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Henia

OMG is my husband/Algerians out of the loop or what?!?!

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Filed: Citizen (pnd) Country: Algeria
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Esalaam, Hello, Salut

OMG last night after isha and tarawee prayers I was sitting with my husband and aunt drinking some tea, when my husband went to our pantry for (more) sugar... like 4 cubes was not enough already(?!) ... and look one look to unopened jar of tahina and was like, what's this? I said, it is tahina, can you not see? He said yes,I can read it but what is it? I looked at him sooooooo puzzled :huh: You donnot know what tahina is? He said oddly, nooooooo....

Hmmmm an arabe living in Arabe country not knowing what tahina is... so the 3 of us went into a culinary discussion about tahina and various other totally unknown ingredients... and finally what I discussed 100% shocked me.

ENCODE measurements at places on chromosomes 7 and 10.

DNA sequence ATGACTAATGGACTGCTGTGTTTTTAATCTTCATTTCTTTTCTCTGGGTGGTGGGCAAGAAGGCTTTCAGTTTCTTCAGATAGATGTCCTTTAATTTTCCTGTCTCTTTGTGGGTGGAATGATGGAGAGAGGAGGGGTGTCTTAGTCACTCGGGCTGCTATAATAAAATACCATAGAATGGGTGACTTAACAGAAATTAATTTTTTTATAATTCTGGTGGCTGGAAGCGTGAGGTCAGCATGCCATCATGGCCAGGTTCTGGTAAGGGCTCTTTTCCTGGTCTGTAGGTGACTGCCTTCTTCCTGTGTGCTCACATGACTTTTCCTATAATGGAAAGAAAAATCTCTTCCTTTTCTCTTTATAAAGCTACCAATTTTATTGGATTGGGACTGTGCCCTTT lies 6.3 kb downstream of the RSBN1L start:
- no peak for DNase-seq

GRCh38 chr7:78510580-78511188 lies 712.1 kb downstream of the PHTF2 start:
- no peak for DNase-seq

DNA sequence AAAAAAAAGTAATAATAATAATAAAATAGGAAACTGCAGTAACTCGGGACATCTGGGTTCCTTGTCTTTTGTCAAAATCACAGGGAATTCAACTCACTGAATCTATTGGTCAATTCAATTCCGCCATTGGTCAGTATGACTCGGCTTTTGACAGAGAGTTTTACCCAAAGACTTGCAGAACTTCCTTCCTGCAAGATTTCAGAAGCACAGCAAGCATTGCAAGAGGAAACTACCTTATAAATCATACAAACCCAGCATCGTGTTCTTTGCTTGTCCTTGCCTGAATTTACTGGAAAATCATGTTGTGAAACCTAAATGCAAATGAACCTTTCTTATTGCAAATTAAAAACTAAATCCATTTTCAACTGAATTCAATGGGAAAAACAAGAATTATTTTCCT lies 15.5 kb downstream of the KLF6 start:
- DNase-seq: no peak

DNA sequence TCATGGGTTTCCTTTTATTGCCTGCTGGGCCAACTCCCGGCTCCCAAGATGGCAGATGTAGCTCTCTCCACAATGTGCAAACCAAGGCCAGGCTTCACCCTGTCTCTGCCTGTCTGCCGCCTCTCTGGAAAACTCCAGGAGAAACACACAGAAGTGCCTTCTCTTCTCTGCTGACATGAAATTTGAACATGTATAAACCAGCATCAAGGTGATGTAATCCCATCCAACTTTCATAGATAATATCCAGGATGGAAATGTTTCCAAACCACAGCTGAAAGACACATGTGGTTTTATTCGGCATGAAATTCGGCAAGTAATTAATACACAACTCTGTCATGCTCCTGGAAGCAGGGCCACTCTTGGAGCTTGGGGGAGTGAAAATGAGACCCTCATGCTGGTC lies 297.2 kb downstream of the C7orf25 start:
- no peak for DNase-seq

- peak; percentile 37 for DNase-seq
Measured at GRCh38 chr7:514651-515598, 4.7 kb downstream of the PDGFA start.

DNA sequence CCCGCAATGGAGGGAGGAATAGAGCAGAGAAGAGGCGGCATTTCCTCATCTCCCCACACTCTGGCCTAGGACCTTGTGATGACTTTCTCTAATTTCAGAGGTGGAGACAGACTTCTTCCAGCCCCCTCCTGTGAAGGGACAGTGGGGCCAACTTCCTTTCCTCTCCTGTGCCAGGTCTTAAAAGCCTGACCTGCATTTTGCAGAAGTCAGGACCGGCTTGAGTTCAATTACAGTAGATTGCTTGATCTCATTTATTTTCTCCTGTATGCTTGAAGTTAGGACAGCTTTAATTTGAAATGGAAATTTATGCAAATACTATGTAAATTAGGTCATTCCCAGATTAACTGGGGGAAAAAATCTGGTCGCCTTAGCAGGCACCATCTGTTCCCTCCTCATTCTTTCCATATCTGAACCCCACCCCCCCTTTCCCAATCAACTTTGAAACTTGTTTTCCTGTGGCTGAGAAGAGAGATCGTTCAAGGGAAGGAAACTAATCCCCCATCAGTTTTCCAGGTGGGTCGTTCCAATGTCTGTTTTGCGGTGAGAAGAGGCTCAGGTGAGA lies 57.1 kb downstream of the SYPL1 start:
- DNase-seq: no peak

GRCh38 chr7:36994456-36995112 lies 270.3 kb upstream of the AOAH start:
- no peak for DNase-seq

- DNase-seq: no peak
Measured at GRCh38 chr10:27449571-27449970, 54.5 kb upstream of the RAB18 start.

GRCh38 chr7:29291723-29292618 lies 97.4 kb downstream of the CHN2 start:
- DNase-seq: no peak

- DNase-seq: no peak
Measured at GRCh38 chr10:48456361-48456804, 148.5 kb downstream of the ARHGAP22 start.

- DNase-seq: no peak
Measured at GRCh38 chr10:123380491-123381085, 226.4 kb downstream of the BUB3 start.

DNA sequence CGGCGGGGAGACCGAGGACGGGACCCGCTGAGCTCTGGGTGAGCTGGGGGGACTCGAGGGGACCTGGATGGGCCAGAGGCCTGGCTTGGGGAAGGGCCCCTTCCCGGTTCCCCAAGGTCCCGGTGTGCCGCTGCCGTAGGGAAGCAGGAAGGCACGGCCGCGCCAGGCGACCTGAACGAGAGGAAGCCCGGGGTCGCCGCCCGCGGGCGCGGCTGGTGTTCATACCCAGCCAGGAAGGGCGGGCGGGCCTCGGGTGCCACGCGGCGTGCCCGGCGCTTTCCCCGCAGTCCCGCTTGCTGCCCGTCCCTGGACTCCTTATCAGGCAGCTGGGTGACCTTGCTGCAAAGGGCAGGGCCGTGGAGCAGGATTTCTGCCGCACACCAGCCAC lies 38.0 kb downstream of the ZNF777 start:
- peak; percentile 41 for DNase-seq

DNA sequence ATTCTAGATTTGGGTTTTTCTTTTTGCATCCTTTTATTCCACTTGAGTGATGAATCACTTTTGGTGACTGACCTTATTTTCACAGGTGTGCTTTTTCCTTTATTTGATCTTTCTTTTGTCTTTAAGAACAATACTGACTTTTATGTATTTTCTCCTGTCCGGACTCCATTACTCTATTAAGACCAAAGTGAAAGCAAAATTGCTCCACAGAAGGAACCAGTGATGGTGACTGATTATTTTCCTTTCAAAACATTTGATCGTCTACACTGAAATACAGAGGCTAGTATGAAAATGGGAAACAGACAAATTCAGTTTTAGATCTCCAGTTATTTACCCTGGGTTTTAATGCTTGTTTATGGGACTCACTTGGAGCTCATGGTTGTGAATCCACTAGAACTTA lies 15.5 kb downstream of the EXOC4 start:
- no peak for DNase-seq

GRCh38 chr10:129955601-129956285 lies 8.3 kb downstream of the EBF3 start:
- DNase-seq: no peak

These people were not at all familiar with common, world-wide famous MENA foods....Hmmmm O snaaaaaaaaps...Snaps they didn't even know what the word chawarma mean... here it called mechwi

I did my best to explain what hummous bi tahina, baba ghounaj, falafel, fattousch, tabbouli, grape leave dolmas, foul m'dammes,kibbey libani, maklouta, msaah, and ghalabba was...

I mean I thought these foods were soooooo very common and typical of all MENA ... with of course some recipes variations but still... who does not know what hummous is?

I asked my husband, do I have to introduce you to arabe food? He said yes, I only know Algerienne foods.

Snaaaaaaaaaaaaaaaaaaps... My culinarian heart is soaring now.... seems the door to culinary world has been opened by husband to me.... Freedom at last.... freedom to cook anything I want... and they will eat it !!! ( ((( Hehehe I made them some all so simple crepes and French style custard tarts for Ramadan, they were like in love :D )))))

Also I have found many many very common ingredients like basil, sour creme, marjoram, oregano are very hard to find here... not widely use at all...

Hmmmm my question is... esp for the NA girls here... have you found your SO is very out of the loop food wise? ( i understand not everyone is as enuthastic about food as I am, but I am curious, so plz indugle me ladies)

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Filed: K-1 Visa Country: Spain